Home Publisher's Point of View The Top 10 Environmental Issues Facing the Hospitality Industry in 2007

The Top 10 Environmental Issues Facing the Hospitality Industry in 2007


At the recent International Society of Hospitality Consultants (ISHC) Annual Conference in Miami, ISHC members participated in a series of roundtable discussions to identify their Top Ten Issues in the Hospitality Industry for 2007. From one to 10, their list included the following: labor and skills shortages; construction costs; technology and keeping up with it; changing demographics and their impact on travel trends; future of hotel profits; branding; distribution revolution; travel restrictions; global emerging markets; and capital availability.

Knowing that ISHC represents a significant part of the lodging industry’s brain power, it was disheartening that rising energy costs and other environment-related issues did not make their top 10 list. Is it any wonder that the lodging industry has such a long way to go to become sustainable? Keeping in mind that there are a lot of positive things happening in the industry, and that there are a lot of industry leaders who do recognize the importance of environmental protection, here is my own list for the New Year: The Top 10 Environmental Issues Facing the Hospitality Industry in 2007.

1. Staying ahead of rising energy costs. Yes, the industry did get a breather from skyrocketing energy costs in the second half of 2006, but prices were still higher than the previous year for the fifth straight year.

2. Learning how to design and build new hotels that meet Leadership in Environment and Energy Design (LEED) standards established by the U.S. Green Building Council. Construction on MGM Mirage’s $7 billion CityCenter project in Las Vegas—a LEED project—will move forward in 2007.

3. Climate change. As evidence continues to mount regarding the reality of global warming, how will the lodging industry react? What companies will demonstrate the greatest leadership?

4. Indoor air quality. Last year saw Marriott, Westin and others transition to 100 percent nonsmoking environments. What chains will be next? Increasingly, voters and travelers are clamoring for clean air.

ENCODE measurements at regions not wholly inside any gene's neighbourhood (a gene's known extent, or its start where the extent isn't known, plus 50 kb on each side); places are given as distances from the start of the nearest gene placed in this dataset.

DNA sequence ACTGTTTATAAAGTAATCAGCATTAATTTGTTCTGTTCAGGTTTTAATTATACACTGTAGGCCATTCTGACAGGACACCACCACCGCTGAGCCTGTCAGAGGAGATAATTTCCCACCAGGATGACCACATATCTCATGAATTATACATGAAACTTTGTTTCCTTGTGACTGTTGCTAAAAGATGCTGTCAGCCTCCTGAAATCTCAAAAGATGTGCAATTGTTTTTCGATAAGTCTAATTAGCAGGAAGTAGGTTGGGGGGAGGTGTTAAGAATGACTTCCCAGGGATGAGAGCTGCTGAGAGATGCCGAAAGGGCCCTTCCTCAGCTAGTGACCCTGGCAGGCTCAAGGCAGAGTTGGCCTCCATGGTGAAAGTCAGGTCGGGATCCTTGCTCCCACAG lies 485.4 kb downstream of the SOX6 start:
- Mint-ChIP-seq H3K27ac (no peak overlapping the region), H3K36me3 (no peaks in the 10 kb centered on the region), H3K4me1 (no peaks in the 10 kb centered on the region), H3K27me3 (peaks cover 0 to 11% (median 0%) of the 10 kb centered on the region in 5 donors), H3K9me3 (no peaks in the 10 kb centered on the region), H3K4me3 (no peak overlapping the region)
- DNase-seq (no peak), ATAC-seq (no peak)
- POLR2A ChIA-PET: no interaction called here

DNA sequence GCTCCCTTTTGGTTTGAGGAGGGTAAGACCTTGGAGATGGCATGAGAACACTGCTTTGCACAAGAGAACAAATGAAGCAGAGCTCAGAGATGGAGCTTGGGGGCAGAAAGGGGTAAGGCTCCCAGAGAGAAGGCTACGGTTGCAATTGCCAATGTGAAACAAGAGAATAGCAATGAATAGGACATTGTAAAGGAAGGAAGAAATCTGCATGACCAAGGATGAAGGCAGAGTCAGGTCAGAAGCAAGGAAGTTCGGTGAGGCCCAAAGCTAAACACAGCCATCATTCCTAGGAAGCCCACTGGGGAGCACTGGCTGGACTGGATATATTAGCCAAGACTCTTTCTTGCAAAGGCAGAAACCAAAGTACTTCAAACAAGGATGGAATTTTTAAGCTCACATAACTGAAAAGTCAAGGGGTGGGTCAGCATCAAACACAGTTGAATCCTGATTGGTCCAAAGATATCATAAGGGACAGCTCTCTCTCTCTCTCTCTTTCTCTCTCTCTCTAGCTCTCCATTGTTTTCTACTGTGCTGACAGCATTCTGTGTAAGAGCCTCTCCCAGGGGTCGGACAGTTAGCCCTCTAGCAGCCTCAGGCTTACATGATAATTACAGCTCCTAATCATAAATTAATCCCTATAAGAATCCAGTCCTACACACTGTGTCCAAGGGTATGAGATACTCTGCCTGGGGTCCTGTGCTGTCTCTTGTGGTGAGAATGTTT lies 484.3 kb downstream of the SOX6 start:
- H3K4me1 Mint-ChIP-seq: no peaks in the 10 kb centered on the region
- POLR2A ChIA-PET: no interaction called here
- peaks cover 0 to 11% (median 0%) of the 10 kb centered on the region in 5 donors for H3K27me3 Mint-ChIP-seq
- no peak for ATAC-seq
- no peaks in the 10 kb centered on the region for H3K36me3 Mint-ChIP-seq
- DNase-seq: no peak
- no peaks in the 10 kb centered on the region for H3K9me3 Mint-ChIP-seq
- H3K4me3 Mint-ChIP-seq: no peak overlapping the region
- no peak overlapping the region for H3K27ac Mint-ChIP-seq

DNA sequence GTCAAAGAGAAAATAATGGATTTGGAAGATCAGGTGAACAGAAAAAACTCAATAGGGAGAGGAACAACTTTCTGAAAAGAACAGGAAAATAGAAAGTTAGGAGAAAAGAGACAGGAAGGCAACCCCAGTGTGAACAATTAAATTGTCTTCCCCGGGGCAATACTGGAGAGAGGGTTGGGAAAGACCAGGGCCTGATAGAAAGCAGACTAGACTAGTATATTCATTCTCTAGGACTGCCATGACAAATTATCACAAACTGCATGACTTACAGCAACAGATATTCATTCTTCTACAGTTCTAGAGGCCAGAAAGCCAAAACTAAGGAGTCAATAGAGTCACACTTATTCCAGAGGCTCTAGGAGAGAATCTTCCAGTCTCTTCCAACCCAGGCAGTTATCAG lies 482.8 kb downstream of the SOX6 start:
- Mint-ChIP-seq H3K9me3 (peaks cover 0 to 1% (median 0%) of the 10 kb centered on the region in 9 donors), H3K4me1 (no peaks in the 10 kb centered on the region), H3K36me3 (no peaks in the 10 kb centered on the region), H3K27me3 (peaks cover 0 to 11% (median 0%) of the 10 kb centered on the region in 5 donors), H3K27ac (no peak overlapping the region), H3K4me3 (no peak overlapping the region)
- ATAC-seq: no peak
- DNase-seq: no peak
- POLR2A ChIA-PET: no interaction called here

5. At the association level, the lodging industry is hungry for leadership—individuals to take the lead in pushing the industry toward sustainability. Who will step forward?

6. Meeting planners increasingly will require green practices as they select their meeting destinations. What hotel companies and cities will be best positioned to take advantage of this trend?

7. There is a need for a greater environmental presence at the lodging industry’s largest trade shows. Will that happen in 2007? The National Restaurant Assn. show in Chicago will feature a Green Restaurant Products Pavilion for the second year. It will be 40 percent larger than last year. Other major industry shows—the International Hotel/Motel & Restaurant Show and the many large hotel chain conferences—should consider similar setups.

8. Green lodging certification programs are popping up at the state level around the country. National level programs also continue to grow in the United States and Canada. Will 2007 be the year when stakeholders in these programs start to talk to one another with the goal of establishing one green hotel rating system?

9. Greenhouse gas/carbon offsetting programs are becoming more common. In 2006, Vail Resorts announced it will offset 100 percent of its energy use by purchasing nearly 152,000 megawatt-hours of wind energy. What other companies will join Vail Resorts and others in doing this in 2007?

10. Starwood Capital Group announced last year that it would launch “1”—a new environmentally friendly hotel brand. Other brands such as aloft and Element—ones with some environmental qualities—were unveiled last year. Still, the industry is ripe for the introduction of a truly green hotel brand, especially at the select-service level. What company will take advantage of this opportunity?

These are just some of the environment-related issues the lodging industry will face in the New Year. As you meet with your management teams this month, be sure to set measurable, green goals and make the environment a priority. If you do so, you can be sure that 2007 will be a much more profitable year for everyone.

Have a very happy New Year!

As always, I can be reached at editor@greenlodgingnews.com, or by calling (440) 243-2055. I look forward to hearing from you.